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Three Millennia of Greek Literature
Physis : World Creation // Download  

Plato's TIMAEUS : Space

Timaeus 48e - 53c  * Greek Fonts


Page 2

In the first place, we see that what we just now called water, by condensation, I suppose, becomes stone and earth; and this same element, when melted and dispersed, passes into vapour and air. Air, again, when inflamed, becomes fire; and again fire, when condensed and extinguished, passes once more into the form of air; and once more, air, when collected and condensed, produces cloud and mist; and from these, when still more compressed, comes flowing water, and from water comes earth and stones once more; and thus generation appears to be transmitted from one to the other in a circle. Thus, then, as the several elements never present themselves in the same form, how can any one have the assurance to assert positively that any of them, whatever it may be, is one thing rather than another? No one can. But much the safest plan is to speak of them as follows:-Anything which we see to be continually changing, as, for example, fire, we must not call "this" or "that," but rather say that it is "of such a nature"; nor let us speak of water as "this"; but always as "such"; nor must we imply that there is any stability in any of those things which we indicate by the use of the words "this" and "that," supposing ourselves to signify something thereby; for they are too volatile to be detained in any such expressions as "this," or "that," or "relative to this," or any other mode of speaking which represents them as permanent. We ought not to apply "this" to any of them, but rather the word "such"; which expresses the similar principle circulating in each and all of them; for example, that should be called "fire" which is of such a nature always, and so of everything that has generation. That in which the elements severally grow up, and appear, and decay, is alone to be called by the name "this" or "that"; but that which is of a certain nature, hot or white, or anything which admits of opposite equalities, and all things that are compounded of them, ought not to be so denominated. Let me make another attempt to explain my meaning more clearly.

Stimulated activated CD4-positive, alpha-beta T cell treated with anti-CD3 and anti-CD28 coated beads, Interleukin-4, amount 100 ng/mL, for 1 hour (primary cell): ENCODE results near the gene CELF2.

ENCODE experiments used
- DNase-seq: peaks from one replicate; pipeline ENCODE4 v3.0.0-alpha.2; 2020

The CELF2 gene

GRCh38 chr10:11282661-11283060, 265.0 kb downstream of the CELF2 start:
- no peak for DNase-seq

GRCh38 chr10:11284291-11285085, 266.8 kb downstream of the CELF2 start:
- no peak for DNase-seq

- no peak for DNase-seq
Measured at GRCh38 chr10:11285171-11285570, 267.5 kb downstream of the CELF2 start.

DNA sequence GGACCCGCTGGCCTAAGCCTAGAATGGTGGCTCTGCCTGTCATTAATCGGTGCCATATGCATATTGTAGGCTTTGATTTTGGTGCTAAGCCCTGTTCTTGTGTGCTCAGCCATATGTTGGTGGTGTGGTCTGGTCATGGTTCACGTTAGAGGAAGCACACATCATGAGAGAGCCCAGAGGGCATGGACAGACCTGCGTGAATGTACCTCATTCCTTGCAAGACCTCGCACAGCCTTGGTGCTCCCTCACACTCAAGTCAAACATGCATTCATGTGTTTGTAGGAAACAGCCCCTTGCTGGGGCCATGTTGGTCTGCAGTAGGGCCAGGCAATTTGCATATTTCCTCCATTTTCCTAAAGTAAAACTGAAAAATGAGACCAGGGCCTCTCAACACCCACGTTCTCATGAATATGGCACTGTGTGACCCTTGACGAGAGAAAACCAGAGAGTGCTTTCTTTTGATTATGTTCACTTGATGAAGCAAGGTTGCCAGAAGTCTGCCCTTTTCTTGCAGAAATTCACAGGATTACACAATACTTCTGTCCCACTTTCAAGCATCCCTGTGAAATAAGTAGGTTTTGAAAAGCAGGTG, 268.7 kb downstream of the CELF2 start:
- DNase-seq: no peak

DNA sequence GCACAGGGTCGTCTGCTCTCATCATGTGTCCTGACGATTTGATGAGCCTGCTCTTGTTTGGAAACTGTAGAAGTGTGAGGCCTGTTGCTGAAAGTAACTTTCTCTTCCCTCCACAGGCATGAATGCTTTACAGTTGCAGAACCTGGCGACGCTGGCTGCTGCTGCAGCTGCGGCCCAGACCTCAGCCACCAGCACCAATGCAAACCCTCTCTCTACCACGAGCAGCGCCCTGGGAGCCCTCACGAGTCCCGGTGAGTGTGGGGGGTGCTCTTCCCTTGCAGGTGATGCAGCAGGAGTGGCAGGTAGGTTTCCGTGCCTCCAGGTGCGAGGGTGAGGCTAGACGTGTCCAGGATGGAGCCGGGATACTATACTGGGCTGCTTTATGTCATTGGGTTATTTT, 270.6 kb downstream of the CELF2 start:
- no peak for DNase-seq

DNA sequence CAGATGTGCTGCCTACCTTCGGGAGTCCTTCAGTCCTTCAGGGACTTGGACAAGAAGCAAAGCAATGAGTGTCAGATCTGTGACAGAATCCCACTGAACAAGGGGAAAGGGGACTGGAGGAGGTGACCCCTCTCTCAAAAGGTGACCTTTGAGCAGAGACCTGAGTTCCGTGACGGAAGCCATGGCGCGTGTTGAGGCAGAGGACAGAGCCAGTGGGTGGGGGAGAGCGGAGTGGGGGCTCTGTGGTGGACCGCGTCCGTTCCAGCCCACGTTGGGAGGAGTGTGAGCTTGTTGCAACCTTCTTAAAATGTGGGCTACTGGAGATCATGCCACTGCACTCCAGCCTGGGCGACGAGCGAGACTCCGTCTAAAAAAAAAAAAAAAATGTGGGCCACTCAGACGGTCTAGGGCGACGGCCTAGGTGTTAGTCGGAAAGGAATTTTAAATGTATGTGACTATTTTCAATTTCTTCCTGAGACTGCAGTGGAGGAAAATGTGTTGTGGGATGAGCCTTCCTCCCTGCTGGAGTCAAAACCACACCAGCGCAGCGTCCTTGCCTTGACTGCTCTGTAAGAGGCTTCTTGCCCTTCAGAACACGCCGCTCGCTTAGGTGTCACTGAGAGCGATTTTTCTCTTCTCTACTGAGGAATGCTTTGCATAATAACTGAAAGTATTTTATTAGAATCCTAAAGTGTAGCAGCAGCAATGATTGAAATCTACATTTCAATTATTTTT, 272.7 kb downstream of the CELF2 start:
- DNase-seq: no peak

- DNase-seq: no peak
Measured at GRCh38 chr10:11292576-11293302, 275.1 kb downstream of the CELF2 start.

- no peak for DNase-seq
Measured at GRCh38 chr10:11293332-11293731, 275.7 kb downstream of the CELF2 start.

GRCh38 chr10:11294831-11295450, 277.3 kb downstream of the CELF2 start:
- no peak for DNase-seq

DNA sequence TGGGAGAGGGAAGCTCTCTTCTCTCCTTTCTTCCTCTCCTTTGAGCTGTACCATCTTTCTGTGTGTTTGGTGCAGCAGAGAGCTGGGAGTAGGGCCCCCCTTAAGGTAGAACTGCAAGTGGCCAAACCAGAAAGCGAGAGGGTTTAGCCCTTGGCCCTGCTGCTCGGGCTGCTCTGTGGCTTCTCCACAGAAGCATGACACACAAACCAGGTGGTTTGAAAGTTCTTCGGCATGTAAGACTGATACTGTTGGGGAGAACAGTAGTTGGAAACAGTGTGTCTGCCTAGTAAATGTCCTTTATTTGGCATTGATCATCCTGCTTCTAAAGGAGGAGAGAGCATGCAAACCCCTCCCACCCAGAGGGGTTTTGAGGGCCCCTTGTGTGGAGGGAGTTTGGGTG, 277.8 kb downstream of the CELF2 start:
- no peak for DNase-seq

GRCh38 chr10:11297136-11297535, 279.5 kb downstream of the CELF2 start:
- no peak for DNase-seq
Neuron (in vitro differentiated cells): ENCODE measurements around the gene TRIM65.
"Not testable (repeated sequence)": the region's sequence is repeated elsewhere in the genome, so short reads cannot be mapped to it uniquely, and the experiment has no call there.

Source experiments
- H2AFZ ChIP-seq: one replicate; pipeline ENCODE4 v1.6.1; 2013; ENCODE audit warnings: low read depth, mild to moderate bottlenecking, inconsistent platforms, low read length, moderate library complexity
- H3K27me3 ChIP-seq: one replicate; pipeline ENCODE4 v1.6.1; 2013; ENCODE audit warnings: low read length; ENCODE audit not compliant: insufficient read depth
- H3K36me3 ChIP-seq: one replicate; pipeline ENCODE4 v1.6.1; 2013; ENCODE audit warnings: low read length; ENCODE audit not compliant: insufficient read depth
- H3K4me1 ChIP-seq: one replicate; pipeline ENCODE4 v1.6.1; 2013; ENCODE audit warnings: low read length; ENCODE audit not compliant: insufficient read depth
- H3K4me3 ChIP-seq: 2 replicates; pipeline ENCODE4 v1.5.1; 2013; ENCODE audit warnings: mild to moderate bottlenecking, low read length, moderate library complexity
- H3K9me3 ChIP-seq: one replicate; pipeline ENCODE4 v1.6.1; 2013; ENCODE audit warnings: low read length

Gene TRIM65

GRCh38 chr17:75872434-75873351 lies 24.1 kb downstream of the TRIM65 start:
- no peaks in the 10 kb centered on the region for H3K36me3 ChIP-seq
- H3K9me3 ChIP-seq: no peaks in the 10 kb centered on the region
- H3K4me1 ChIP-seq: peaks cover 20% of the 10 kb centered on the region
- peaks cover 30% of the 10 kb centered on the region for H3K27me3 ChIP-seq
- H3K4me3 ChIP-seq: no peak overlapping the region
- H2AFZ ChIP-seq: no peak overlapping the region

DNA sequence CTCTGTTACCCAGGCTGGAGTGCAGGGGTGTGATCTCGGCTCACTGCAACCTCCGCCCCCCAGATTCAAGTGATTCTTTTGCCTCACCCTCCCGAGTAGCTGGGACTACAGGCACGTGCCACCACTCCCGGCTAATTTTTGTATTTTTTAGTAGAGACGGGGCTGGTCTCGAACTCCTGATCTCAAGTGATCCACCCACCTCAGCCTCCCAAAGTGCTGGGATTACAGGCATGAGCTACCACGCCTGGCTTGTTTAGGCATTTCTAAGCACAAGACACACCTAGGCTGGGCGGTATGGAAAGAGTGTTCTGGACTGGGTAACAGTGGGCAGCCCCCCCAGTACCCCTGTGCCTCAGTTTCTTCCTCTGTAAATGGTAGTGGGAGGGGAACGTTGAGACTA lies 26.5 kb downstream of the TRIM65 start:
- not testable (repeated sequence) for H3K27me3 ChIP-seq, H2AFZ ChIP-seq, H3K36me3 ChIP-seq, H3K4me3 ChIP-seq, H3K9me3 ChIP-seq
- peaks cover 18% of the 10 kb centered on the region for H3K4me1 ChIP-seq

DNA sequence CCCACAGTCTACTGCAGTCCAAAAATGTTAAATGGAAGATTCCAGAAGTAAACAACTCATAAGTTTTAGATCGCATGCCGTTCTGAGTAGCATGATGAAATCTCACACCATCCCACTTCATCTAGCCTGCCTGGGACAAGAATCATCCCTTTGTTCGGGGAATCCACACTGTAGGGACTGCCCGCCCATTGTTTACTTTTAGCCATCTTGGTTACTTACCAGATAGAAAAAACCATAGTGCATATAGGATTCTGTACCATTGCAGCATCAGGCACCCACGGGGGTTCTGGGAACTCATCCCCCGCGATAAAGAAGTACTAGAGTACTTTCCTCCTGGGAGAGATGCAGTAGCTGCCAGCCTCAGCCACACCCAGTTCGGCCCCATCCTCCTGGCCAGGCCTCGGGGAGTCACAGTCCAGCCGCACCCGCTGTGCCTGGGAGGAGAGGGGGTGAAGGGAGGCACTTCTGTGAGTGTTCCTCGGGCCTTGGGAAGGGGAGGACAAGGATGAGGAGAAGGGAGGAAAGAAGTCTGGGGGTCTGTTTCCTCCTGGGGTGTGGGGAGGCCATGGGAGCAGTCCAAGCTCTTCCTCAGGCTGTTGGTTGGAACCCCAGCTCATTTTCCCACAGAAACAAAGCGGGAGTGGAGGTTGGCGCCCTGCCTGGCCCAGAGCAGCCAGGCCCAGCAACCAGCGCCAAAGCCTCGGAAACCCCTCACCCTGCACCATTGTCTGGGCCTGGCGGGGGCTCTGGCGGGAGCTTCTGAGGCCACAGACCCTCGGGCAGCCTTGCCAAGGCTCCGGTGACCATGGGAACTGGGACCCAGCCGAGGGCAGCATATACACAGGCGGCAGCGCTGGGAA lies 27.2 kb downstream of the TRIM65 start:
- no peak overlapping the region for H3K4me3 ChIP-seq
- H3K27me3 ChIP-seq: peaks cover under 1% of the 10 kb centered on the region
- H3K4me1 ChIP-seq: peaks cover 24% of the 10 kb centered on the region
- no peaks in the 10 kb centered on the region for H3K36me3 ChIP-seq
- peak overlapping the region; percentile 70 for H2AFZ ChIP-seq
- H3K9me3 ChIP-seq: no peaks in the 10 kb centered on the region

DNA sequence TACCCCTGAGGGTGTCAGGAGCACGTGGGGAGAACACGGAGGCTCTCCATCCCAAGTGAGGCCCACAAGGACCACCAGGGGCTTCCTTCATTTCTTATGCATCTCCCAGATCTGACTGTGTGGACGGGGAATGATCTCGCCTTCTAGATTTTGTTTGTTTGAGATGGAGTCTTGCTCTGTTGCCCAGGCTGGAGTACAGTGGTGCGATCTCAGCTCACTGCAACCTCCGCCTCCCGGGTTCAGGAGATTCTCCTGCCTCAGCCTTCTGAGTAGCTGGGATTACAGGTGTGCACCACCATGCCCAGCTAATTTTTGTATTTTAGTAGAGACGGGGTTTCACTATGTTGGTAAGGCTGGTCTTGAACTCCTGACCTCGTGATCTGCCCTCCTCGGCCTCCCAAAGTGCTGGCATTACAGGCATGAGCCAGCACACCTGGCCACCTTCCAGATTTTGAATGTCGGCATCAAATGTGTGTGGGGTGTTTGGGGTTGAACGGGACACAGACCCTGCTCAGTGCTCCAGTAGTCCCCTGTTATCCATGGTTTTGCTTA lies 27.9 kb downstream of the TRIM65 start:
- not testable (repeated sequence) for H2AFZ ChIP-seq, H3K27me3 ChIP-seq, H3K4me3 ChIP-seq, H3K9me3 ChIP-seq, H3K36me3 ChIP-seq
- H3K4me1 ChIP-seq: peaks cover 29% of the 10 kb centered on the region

πρῶτον μέν͵ ὃ δὴ νῦν ὕδωρ ὠνομάκαμεν͵ πηγνύμενον ὡς δοκοῦμεν λίθους καὶ γῆν γιγνόμενον ὁρῶμεν͵ [49c] τηκόμενον δὲ καὶ διακρινόμενον αὖ ταὐτὸν τοῦτο πνεῦμα καὶ ἀέρα͵ συγκαυθέντα δὲ ἀέρα πῦρ͵ ἀνάπαλιν δὲ συγκριθὲν καὶ κατασβεσθὲν εἰς ἰδέαν τε ἀπιὸν αὖθις ἀέρος πῦρ͵ καὶ πάλιν ἀέρα συνιόντα καὶ πυκνούμενον νέφος καὶ ὁμίχλην͵ ἐκ δὲ τούτων ἔτι μᾶλλον συμπιλουμένων ῥέον ὕδωρ͵ ἐξ ὕδατος δὲ γῆν καὶ λίθους αὖθις͵ κύκλον τε οὕτω διαδιδόντα εἰς ἄλληλα͵ ὡς φαίνεται͵ τὴν γένεσιν. [49d] οὕτω δὴ τούτων οὐδέποτε τῶν αὐτῶν ἑκάστων φανταζομένων͵ ποῖον αὐτῶν ὡς ὂν ὁτιοῦν τοῦτο καὶ οὐκ ἄλλο παγίως διισχυριζόμενος οὐκ αἰσχυνεῖταί τις ἑαυτόν; οὐκ ἔστιν͵ ἀλλ΄ ἀσφαλέστατα μακρῷ περὶ τούτων τιθεμένους ὧδε λέγειν· ἀεὶ ὃ καθορῶμεν ἄλλοτε ἄλλῃ γιγνόμενον͵ ὡς πῦρ͵ μὴ τοῦτο ἀλλὰ τὸ τοιοῦτον ἑκάστοτε προσαγορεύειν πῦρ͵ μηδὲ ὕδωρ τοῦτο ἀλλὰ τὸ τοιοῦτον ἀεί͵ μηδὲ ἄλλο ποτὲ μηδὲν ὥς τινα ἔχον βεβαιότητα͵ [49e] ὅσα δεικνύντες τῷ ῥήματι τῷ τόδε καὶ τοῦτο προσχρώμενοι δηλοῦν ἡγούμεθά τι· φεύγει γὰρ οὐχ ὑπομένον τὴν τοῦ τόδε καὶ τοῦτο καὶ τὴν τῷδε καὶ πᾶσαν ὅση μόνιμα ὡς ὄντα αὐτὰ ἐνδείκνυται φάσις. ἀλλὰ ταῦτα μὲν ἕκαστα μὴ λέγειν͵ τὸ δὲ τοιοῦτον ἀεὶ περιφερόμενον ὅμοιον ἑκάστου πέρι καὶ συμπάντων οὕτω καλεῖν͵ καὶ δὴ καὶ πῦρ τὸ διὰ παντὸς τοιοῦτον͵ καὶ ἅπαν ὅσονπερ ἂν ἔχῃ γένεσιν· ἐν ᾧ δὲ ἐγγιγνόμενα ἀεὶ ἕκαστα αὐτῶν φαντάζεται καὶ πάλιν ἐκεῖθεν ἀπόλλυται͵ [50a] μόνον ἐκεῖνο αὖ προσαγορεύειν τῷ τε τοῦτο καὶ τῷ τόδε προσχρωμένους ὀνόματι͵ τὸ δὲ ὁποιονοῦν τι͵ θερμὸν ἢ λευκὸν ἢ καὶ ὁτιοῦν τῶν ἐναντίων͵ καὶ πάνθ΄ ὅσα ἐκ τούτων͵ μηδὲν ἐκεῖνο αὖ τούτων καλεῖν. ἔτι δὲ σαφέστερον αὐτοῦ πέρι προθυμητέον αὖθις εἰπεῖν.

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